Robert told me he used to be much more combative in his dialogues with others. He still feels comfortable tackling controversial issues in his writing, but not in person or email. I see the logic; articles written for the general public are less confrontational because there is room for plausible deniability as to who they are addressing.
As I got older, I too have noticed the toll emotional engagements have on my body. For instance, if I get too worked up, I wouldn’t be able to sleep well, and the next day, I would feel exhausted. I then have to ask myself, “Who am I doing this for?” I have to admire the presidential candidates like Bernie Sanders, Joe Biden, Elizabeth Warren, and even Donald Trump for their ability to sustain their combative lives in their 70s.
I recently chatted with a trans friend about the current state of gender politics, and he said he is not particularly interested in publicly engaging in the debate because he feels it’s a battle for the younger people to take on.
I understand the sentiment. As we confront our mortality, we begin to feel less invested in what happens to our society because we would be leaving it soon. Our sense of self is inextricably tied to our society. We cannot define who we are without the social context. And, the more attached we are to our identities, the harder it becomes to confront death. We desperately try to hold on to what we have built in our lives (wealth, fame, respect, prestige, material possessions, etc.) by living as long as we can. The death of such a person has no sense of grace. Detachment, then, becomes a sensible coping strategy for death.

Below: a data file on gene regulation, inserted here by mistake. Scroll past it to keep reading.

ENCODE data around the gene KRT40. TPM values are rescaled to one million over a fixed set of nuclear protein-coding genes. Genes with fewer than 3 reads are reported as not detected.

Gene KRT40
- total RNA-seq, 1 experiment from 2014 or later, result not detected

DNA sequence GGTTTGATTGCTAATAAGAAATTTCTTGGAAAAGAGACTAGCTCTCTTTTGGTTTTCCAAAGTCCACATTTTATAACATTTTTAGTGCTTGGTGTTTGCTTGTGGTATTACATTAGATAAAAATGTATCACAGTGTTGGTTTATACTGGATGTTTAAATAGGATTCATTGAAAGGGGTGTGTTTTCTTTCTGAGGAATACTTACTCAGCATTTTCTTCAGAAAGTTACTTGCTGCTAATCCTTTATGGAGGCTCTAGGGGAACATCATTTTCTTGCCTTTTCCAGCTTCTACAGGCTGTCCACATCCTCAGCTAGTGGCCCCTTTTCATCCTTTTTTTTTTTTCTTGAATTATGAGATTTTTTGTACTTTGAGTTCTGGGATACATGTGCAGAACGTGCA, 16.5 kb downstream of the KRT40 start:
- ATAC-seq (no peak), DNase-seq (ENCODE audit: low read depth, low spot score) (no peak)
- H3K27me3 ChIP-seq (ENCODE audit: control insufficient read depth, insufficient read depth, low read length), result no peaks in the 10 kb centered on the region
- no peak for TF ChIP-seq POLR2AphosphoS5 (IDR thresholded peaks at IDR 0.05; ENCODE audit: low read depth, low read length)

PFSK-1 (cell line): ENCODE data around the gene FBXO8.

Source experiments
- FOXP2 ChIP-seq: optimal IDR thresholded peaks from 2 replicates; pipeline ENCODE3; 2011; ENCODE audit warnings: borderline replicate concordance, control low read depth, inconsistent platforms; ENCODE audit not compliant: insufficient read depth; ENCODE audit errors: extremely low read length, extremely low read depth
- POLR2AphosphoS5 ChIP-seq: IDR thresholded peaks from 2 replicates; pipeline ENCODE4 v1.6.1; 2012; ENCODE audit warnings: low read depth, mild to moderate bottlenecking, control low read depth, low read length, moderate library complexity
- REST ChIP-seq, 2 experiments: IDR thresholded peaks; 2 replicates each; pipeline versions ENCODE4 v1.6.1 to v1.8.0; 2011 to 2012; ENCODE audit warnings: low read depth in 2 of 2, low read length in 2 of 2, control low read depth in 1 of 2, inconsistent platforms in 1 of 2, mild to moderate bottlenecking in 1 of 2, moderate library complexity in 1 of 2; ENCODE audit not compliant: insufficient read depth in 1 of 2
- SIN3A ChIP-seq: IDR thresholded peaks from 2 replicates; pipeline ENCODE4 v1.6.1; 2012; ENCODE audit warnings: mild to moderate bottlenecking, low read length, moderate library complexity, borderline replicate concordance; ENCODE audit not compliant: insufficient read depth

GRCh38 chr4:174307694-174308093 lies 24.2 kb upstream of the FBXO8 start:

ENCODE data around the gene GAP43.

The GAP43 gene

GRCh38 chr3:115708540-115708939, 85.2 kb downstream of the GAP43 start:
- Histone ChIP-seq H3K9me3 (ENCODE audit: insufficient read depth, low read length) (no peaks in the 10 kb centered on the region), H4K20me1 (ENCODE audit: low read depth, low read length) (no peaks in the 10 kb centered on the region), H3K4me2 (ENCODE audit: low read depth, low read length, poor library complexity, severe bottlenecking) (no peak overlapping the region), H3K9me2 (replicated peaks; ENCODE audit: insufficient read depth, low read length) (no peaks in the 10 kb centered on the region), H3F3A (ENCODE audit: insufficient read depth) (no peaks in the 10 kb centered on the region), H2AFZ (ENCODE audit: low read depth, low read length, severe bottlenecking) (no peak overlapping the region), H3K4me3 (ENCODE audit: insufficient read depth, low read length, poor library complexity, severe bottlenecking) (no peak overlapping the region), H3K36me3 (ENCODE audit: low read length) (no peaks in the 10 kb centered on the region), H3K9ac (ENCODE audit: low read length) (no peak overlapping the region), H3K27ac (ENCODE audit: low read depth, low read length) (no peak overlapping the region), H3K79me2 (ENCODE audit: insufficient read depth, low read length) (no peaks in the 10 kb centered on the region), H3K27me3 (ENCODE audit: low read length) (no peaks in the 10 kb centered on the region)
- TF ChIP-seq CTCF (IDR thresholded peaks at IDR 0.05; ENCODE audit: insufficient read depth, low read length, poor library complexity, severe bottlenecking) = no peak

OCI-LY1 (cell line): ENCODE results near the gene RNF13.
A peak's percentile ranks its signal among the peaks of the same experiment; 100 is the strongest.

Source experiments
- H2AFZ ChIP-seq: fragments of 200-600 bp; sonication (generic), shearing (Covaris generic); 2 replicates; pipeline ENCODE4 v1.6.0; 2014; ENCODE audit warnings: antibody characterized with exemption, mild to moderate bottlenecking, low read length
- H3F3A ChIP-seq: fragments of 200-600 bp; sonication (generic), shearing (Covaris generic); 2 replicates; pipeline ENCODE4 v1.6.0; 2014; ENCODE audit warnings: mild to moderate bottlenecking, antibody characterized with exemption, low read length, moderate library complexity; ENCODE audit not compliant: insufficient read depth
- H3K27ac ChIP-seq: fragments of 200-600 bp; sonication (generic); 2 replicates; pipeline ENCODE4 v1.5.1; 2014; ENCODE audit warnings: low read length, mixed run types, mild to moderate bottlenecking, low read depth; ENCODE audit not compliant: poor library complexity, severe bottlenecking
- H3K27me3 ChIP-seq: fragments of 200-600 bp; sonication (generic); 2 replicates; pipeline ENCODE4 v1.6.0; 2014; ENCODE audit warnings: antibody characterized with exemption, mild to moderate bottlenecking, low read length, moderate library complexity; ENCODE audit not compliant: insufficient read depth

Zen Buddhism has no written scripture but has a cartoon of a man herding an ox to explain the different stages of enlightenment. Most of them end with an empty circle that signifies the state of satori, but the extended version shows the man returning to the ordinary world. That is, he disengages to attain enlightenment but then reengages with the society afterward. It’s a curious proposal.
I assume it’s like a “disinterested gaze,” where you can view a nude painting for its aesthetic beauty without getting aroused.
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